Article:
Mary Medlicott, Storyteller and Author - Storyworks

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Storytelling Starters: A Piece of Advice

Saturday, November 30th, 2019

An American friend once told me about a literary seminar at which she’d been present.  The subject of discussion was a very long poem that had been written by one of the students in the group. The eminent writer leading the group – John Berryman as I recall – asked the student to read out the whole of this poem. Then, at the end, having listened intently, he quoted one small phrase from the poem and said, ‘Now that was good!’

Well, you could take that several ways. Quoting an actual phrase from the poem, however small, showed that the eminent writer had really listened. At the same time, the fact that he praised just one tiny part could be taken to mean that he’d really not rated much of the rest of it.  Yet hearing his praise of that one phrase  would surely have concentrated the minds of all who were present. What was especially good about that particular bit.

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Storytelling Starters ~ On the bright side

Saturday, October 5th, 2019

In prospect, a hospital appointment for physiotherapy felt like more than I needed. What a surprise was in store! The session proved an energising mix of exercises, some with simple equipment, some without, and all of it supervised by a very nice young chap who made it all feel straightforward and do-able.

Another treatment session the previous week had felt equally unwanted in prospect. Another journey on the bus, another half-day used up on a hospital visit … but that, too, had proved an absolute pleasure because it turned out to be a foot reflexology session with a really lovely woman who even sent me away with something you might call a smell-stick to help induce a peaceful sleep each night.

How lucky I feel that we have an NHS that has dreamt up such a range of services which it offers for free. How different it would be if I had to walk miles through the heat along dusty roads to a health centre or hospital where there might not even be a doctor, let alone exercise equipment or a smell-stick. (more…)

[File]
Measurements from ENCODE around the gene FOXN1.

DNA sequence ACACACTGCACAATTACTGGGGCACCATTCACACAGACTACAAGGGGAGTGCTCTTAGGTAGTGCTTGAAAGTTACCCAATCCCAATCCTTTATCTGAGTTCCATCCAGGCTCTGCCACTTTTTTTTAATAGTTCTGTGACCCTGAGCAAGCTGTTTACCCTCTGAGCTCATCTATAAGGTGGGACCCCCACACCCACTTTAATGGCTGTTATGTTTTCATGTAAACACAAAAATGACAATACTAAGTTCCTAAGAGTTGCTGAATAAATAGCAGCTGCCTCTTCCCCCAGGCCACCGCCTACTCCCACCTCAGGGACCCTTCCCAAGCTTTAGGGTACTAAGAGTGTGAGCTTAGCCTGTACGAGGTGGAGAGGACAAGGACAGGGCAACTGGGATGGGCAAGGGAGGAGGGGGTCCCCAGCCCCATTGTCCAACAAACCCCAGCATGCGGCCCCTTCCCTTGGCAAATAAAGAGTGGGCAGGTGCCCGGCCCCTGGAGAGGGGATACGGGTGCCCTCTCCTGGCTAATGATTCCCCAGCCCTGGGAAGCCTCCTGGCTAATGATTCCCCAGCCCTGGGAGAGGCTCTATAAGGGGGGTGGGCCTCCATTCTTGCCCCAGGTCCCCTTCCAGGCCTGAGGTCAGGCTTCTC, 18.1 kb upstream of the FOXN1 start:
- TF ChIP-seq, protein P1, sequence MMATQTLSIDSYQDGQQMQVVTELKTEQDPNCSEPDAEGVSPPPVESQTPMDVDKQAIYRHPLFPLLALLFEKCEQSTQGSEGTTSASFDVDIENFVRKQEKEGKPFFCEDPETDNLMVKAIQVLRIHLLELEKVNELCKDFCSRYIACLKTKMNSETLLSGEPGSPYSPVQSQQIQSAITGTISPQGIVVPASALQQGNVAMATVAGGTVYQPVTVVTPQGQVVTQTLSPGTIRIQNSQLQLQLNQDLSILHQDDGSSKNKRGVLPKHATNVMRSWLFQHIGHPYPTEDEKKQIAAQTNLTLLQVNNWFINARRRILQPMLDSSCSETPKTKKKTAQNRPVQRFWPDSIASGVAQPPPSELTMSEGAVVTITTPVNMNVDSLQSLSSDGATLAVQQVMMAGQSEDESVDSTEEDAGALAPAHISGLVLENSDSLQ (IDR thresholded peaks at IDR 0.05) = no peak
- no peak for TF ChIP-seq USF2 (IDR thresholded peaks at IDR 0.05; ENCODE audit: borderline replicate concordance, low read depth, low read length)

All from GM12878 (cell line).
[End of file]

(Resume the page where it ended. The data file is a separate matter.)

Storytelling Starters ~ Going home

Saturday, September 7th, 2019

You visit your friends next door or go to your local shops. You go to the cinema or to collect the children from school. And then what do you do? You go home. It’s easy, it’s familiar, it’s something you do all the time.

Going home:

Then again, some activities you do on a regular basis can also feel like going home – activities such as visiting your local library, sitting down at your piano or sewing machine or updating the diary you keep. Regular activities give such a feeling of comfort and purpose. They too feel like going home.

But going home may not always be easy. It can entail something demanding such as driving to the other side of the country. Or getting on a boat or plane and travelling to another part of the world. For going home can also mean returning to the place where you grew up and that place may no longer be near or comfortable.

And lots of us need to do it, namely go back on a regular or irregular basis to the place of our origin. In busy, multicultural London, I often wonder what diverse and far-flung countries were the starting-points, the homes, of people I see round me in the streets. I wonder about their feelings and experience when they do return home, what scents they smell, what landscapes they see, what foods they eat.

Alas, it’s not necessarily an available option. A recent issue of Golwg, the Welsh weekly magazine I take, contained a moving portrayal of a young refugee who now lives in Wales (and is learning both Welsh and English). In it, he talked about how he cannot go home. He is Syrian. His home is no longer a safe place to be. (more…)

Storytelling Starters ~ Sky, clouds, tears and water

Saturday, July 6th, 2019

Yesterday morning after a restorative week away, Paul and I drove back to London from Pembrokeshire. The clouds in the sky were so incredibly beautiful, they could not have held my attention more had they been painted by the greatest of artists.  We could see staircases and streams, maps of whole continents and the pathways of gentle breezes. Goodness knows why the two stories that follow came back to my mind while watching these clouds. I hadn’t specifically thought about either for a very long time. One is specifically about a boy who loved clouds. The other is about the kind of power I associate with consummate artistry.

Story No. 1:

There was once a boy who loved the clouds. He loved looking up and seeing the extraordinary patterns the clouds sometimes make. He loved to observe the way the clouds move, sometimes drifting very slowly, sometimes scudding across the sky. (more…)

Storytelling Starters ~ Recycling Revisited

Saturday, May 11th, 2019